4. What unique U.S. coding or terminology considerations are essential? For example, coding or terminology related to community health, social determinants of health, essential human needs, sexual orientation, gender identity and expression, obesity, external cause of injury, and information about mental, behavioral, or neurodevelopmental disorders including alignment with the Diagnostic And Statistical Manual of Mental Disorders, Fifth Edition (DSM–5)?
5. How should HHS implement ICD–11 in the U.S. for morbidity coding?
6. The World Health Organization (WHO) recommends establishing a national center for ICD–11 implementation. What entity should be responsible for coordinating overall national implementation of ICD–11 for morbidity coding, and how should the implementation be managed?
7. ICD–11 uses an open process in which WHO encourages requests for updates and changes, thus eliminating the main drivers of national clinical modifications. What entity should be responsible for coordinating U.S. requests for updates or changes to ICD–11? How should this process be managed?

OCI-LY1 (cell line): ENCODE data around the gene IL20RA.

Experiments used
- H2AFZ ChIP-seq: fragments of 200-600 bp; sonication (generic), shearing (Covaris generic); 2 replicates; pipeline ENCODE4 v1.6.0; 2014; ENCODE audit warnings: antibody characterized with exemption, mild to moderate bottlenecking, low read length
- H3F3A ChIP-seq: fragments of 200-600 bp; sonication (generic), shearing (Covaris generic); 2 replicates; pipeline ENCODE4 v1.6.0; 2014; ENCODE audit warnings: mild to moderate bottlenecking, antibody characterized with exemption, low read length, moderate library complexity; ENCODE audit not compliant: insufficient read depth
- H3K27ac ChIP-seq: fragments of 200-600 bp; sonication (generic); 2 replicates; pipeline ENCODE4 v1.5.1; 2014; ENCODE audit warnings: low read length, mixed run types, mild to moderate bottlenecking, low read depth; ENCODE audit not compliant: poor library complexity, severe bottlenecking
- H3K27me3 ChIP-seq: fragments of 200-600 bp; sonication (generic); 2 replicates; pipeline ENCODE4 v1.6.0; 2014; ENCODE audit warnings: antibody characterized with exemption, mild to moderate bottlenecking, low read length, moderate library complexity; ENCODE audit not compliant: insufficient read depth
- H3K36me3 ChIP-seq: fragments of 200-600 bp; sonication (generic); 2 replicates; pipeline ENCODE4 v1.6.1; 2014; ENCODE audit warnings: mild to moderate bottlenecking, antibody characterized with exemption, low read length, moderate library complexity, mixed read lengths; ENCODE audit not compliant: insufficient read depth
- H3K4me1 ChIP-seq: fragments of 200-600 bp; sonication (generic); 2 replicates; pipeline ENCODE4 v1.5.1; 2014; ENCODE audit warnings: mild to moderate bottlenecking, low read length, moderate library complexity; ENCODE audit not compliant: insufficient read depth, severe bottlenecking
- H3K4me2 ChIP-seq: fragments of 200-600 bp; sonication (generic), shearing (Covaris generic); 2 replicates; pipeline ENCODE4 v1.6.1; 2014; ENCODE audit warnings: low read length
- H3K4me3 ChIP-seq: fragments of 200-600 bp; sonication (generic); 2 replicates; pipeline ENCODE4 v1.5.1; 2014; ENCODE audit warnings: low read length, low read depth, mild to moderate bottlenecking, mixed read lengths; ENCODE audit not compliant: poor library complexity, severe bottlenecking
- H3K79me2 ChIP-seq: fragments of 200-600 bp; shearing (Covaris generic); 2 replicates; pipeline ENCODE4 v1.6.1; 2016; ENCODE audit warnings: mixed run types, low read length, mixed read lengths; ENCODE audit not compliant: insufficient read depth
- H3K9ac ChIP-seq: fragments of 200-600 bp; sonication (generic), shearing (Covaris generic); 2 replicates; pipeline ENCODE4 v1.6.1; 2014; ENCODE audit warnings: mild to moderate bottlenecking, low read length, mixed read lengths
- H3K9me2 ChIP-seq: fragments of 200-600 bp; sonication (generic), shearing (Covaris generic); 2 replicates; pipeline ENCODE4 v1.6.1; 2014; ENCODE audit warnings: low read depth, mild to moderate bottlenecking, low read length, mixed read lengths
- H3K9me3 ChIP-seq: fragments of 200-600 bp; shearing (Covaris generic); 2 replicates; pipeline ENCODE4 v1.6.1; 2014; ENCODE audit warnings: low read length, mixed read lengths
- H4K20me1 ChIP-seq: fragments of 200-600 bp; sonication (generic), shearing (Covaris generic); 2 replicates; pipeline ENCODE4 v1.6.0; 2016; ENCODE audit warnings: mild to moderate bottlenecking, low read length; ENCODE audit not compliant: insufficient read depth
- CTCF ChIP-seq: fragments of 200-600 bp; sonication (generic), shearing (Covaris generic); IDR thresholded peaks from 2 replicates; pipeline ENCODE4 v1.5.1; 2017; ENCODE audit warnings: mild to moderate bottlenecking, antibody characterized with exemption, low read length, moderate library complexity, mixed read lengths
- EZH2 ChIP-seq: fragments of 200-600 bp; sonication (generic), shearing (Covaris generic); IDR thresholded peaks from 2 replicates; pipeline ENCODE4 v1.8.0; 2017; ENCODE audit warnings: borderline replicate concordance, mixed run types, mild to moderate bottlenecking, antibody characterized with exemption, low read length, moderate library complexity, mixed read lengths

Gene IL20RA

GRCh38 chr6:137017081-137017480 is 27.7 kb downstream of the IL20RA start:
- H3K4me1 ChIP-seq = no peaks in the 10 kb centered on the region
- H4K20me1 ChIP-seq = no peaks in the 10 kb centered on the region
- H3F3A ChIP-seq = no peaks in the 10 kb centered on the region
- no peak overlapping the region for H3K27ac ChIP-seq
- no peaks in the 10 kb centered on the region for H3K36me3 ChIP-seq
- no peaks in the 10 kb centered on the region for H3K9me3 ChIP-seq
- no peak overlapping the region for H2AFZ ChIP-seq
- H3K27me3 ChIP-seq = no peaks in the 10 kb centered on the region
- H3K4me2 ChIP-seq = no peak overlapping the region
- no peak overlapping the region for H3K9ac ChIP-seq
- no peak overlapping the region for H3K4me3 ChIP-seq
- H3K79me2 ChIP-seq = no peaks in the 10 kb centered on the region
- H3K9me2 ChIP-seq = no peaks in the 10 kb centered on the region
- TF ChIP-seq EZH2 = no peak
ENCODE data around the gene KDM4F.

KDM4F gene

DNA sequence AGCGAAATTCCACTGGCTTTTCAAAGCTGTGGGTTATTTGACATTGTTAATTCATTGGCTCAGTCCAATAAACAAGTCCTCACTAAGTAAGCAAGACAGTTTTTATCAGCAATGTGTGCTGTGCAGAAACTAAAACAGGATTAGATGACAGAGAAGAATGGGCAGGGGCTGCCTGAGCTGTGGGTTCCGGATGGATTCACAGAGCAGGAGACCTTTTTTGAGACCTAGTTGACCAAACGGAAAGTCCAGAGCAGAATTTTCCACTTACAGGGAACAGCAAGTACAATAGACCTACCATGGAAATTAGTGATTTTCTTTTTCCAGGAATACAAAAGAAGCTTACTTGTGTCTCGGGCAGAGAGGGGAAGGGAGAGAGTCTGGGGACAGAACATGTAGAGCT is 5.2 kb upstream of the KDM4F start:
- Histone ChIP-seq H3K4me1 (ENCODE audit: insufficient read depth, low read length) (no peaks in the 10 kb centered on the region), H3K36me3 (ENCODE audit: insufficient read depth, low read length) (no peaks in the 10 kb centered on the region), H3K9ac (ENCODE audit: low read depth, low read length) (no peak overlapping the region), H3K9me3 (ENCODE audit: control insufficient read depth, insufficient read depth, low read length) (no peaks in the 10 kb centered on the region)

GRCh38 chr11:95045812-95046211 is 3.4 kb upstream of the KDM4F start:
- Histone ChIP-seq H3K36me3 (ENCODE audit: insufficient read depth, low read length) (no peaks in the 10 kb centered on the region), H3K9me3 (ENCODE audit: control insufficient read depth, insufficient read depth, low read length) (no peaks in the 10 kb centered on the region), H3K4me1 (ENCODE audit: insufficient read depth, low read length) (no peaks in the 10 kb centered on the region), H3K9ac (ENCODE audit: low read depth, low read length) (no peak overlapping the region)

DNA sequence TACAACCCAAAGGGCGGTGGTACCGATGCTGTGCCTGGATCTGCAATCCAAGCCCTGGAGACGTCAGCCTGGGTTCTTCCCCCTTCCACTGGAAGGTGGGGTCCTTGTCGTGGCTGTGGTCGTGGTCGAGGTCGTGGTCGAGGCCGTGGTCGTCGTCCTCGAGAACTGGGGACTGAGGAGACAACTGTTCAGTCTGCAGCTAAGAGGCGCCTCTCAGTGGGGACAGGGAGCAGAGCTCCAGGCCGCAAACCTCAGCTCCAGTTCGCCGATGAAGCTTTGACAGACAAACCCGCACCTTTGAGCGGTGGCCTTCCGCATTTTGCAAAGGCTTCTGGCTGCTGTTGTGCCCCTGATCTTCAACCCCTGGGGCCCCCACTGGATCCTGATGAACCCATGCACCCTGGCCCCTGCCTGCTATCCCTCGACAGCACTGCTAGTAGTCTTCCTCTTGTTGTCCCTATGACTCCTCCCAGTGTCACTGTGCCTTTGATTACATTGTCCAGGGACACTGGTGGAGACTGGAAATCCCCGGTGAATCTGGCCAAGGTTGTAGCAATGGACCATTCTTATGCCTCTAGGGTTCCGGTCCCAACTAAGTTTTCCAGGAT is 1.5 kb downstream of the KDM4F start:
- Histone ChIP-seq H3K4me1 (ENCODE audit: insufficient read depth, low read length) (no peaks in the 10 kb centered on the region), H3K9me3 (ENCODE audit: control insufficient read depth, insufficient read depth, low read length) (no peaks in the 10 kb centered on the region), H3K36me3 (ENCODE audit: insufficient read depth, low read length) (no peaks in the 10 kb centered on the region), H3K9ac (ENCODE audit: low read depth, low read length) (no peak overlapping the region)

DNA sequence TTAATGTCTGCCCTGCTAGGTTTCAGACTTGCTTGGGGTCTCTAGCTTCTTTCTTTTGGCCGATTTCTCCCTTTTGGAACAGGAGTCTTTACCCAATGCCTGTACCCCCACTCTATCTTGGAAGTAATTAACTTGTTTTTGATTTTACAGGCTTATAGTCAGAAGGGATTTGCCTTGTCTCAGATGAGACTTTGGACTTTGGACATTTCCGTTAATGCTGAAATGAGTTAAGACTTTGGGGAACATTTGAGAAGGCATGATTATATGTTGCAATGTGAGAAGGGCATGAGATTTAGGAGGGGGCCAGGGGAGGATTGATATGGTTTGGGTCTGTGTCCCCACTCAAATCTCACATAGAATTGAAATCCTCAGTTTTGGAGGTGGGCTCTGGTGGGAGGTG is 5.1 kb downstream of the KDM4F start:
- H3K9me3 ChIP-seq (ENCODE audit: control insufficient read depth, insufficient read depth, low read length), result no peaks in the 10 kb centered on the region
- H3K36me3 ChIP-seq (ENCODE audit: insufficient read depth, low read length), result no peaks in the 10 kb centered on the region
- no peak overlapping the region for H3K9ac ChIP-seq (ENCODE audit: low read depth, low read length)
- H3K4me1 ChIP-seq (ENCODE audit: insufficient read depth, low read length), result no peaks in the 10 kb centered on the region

8. What resources, tools, or support will your organization need for implementation?
9. What kinds of technical resources, guidance, or tools should the U.S. Federal Government make available?
10. What workforce, workforce planning, or training will your organization need to support implementation?
11. What are your organization's requirements for ICD–11 mapping to other coding systems and terminologies, including value sets?
12. What other operational impacts of ICD–11 adoption and implementation should HHS consider?

The Committee will compile submitted responses in advance of the August 3, 2023, meeting and consider them together with input from subject matter experts during the meeting.
ICD-11 https://icd.who.int/en
NCVHS: https://ncvhs.hhs.gov/
FRN: https://www.federalregister.gov/d/2023-12617